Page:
Random Music News for Friday, December 8, 2017
Because you know you want one. There’s a metal festival set for April in downtown Las Vegas in April. Apparently. Here’s a fun game to play: Predict the next goofy/dangerous/reckless/unnecessary thing Donald Trump will do to piss off the rest of the world. Here’s a deliberately ugly George Michael Christmas sweater. Tom Morello, Michael Stipe and other musicians have come out in favour of protecting net neutrality. Progress: an all-female concert in Riyadh, Saudi Arabia…
…and an all-female version of Jesus Christ Superstar. That’s what, 30-40 posthumous albums? The history of Mariah Carey’s “All I Want for Christmas is You.” Click if you dare. Imagine your parents splashing out to have this musical entertainment at your 18th birthday party. Deezer wants to help. As you thinking about that, here’s some music news for December 8. There was more unreleased Jimi Hendrix material? If you’re an Elvis Costello fan, you’ll want to read this. Japanese music fans can be very picky about the audio quality of their music. Just $4 million USD. Can you imagine what the security is going to be for this thing? There’s a strange campaign to get Taylor Swift to denounce Donald Trump. New York firefighters found some weird stuff in a nightclub. Here’s an interesting battle between a Toronto music teacher and a principal. And the winner of Colour of the Year for 2017 is…Prince Purple! You can help protect against dementia by playing Super Mario 64? We may soon be able to talk to the dolphins–or at least eavesdrop on them.

Nirvana Reunites at a Foo Fighters Show (Sadly, Kurt Was a No-Show)

Nirvana Reunites at a Foo Fighters Show (Sadly, Kurt Was a No-Show)
  The living members of Nirvana–which is to say Dave Grohl, Krist Novoselic and touring guitarist Pat Smear (long a Foo, of course but worked as a regular with Nirvana from 1993) appeared onstage together a show in Oregon to play a rendition of “Big Me.” The last time something like this happened was in 2014 when Nirvana was inducted into The Rock and Roll Hall of Fame.

New Collaboration Aligns Traditional and Digital Reporting

You can read the hole story at Music Canada. With this game-changing initiative by Bell Media, the automation of the existing music content distribution tool allows the industry to streamline sound recording data within the Canadian music ecosystem. Advancements in cross-platform reporting have ushered in a new era of cooperation between Canada’s music and media industries. One thing the music industry has struggled with in the digital age is how to report consistently between old and new technologies. The new system is part of an ongoing project to develop administrative efficiencies by Music Canada and Re:Sound. A new collaboration between Bell Media, Music Canada and Re:Sound is looking to resolve that issue. Cleaner data means clearer standards, which benefits everyone, including artists. Through consolidating multiple data sets, maximizing the use of ISRC (International Standard Recording Codes), and other improvements, the project has so far resulted in faster payouts and 28% more revenue for major labels and members of CIMA (the Canadian Independent Music Association). With the elimination of manual processes, the new reporting system has resulted in cleaner data, which significantly benefits all rights holders in the Canadian music industry including artists, background musicians, songwriters, and music publishers, through organizations (SOCAN, CMRRA, SODRAC, etc.) relying on broadcast data to get royalties to rights holders. Developed by Bell Media, Music Canada and Re:Sound, the new process aligns terrestrial broadcast data with digital, ensuring all music industry stakeholders are served with efficiency, transparency, and accountability, while setting a new industry standard for data reporting. Beginning with a successful pilot program of the new system by Toronto’s 104.5 CHUM FM in early 2017, Bell Media radio stations are now tracking complete sound recording data including ISRC automatically on new tracks from major record labels and independent label partners.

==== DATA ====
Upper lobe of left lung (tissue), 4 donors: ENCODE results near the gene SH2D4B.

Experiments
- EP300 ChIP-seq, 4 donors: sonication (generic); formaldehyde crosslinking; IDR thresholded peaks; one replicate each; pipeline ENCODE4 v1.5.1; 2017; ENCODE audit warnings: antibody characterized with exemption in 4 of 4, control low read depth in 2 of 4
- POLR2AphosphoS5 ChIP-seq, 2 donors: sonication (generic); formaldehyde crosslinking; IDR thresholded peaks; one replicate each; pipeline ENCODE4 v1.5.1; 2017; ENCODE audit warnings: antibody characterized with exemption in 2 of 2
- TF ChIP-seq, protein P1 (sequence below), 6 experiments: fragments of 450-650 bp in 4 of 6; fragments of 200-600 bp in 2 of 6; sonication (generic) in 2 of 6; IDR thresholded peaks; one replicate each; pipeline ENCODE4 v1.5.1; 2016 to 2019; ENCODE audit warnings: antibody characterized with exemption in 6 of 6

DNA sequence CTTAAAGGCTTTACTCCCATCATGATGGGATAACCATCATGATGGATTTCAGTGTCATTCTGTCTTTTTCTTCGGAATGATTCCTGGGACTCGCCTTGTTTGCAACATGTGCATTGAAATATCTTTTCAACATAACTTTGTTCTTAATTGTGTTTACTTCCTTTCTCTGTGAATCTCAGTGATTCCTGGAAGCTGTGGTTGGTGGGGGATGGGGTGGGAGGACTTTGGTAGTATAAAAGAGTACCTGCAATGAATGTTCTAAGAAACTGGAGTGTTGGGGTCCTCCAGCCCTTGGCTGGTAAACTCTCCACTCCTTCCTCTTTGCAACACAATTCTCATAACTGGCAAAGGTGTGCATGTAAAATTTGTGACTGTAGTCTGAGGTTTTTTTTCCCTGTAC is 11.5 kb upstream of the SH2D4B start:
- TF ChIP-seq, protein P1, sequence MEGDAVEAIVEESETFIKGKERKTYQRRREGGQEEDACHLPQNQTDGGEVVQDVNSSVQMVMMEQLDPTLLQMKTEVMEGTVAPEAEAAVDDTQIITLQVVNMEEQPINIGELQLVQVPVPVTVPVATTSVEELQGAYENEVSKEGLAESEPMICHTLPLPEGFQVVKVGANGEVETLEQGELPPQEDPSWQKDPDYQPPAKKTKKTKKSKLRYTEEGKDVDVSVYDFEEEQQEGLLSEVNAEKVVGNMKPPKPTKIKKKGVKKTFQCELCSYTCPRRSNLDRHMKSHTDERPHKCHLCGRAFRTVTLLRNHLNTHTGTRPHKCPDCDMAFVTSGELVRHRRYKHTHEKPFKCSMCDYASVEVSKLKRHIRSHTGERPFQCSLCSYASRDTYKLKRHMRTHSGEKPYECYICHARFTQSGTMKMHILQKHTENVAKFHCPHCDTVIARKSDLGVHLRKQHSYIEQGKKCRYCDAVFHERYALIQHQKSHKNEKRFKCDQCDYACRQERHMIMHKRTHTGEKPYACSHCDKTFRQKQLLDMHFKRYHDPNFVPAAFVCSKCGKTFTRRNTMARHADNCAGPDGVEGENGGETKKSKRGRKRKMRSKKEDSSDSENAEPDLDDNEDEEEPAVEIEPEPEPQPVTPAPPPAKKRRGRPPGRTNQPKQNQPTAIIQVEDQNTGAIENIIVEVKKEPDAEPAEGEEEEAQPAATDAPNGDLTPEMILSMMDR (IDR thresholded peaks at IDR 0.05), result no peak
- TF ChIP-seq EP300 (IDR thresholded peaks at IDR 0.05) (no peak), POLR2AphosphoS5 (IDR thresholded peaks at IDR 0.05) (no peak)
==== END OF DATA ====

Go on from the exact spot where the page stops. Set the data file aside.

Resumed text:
New Collaboration Aligns Traditional and Digital Reporting

Opinion: The Problem With Muzak

Opinion: The Problem With Muzak
There has been a ton written on the evils of Spotify and streaming in general. For Amazon Music, the motive is similar; they aim to sell Alexa devices and Amazon Prime subscriptions. Billionaires have thrown a lot of money at Spotify. It’s a fascinating read. This means one thing: playlists are king, and particularly the ones curated by Spotify itself. Yet for now it has manipulated the vast majority of music industry “players” into regarding it as a saving grace. Head over to The Baffler for the whole discussion. As the world’s largest streaming music company, its network of paying subscribers has risen sharply in recent years, from five million paid subscribers in 2012 to more than sixty million in 2017. Bloomberg reports that it recently hired Goldman Sachs Group Inc., Morgan Stanley, and Allen & Co. This is what lies behind the “magic” of Spotify. This article from The Baffler takes a deep dive into what it sees as the issues right now. The company could be worth $20 billion by next year, when it will likely be listed on the New York Stock Exchange. For Apple Music, the bottom line is selling iPhones, laptops, iPads, and other hardware. As of September 2017, the platform has been valued at $16 billion by venture capitalists who see it as the next Netflix, and who have perhaps fooled themselves into trusting that this exploitative model will “save the music industry.” Spotify’s endgame, for now, is to go public. to “assess its options.”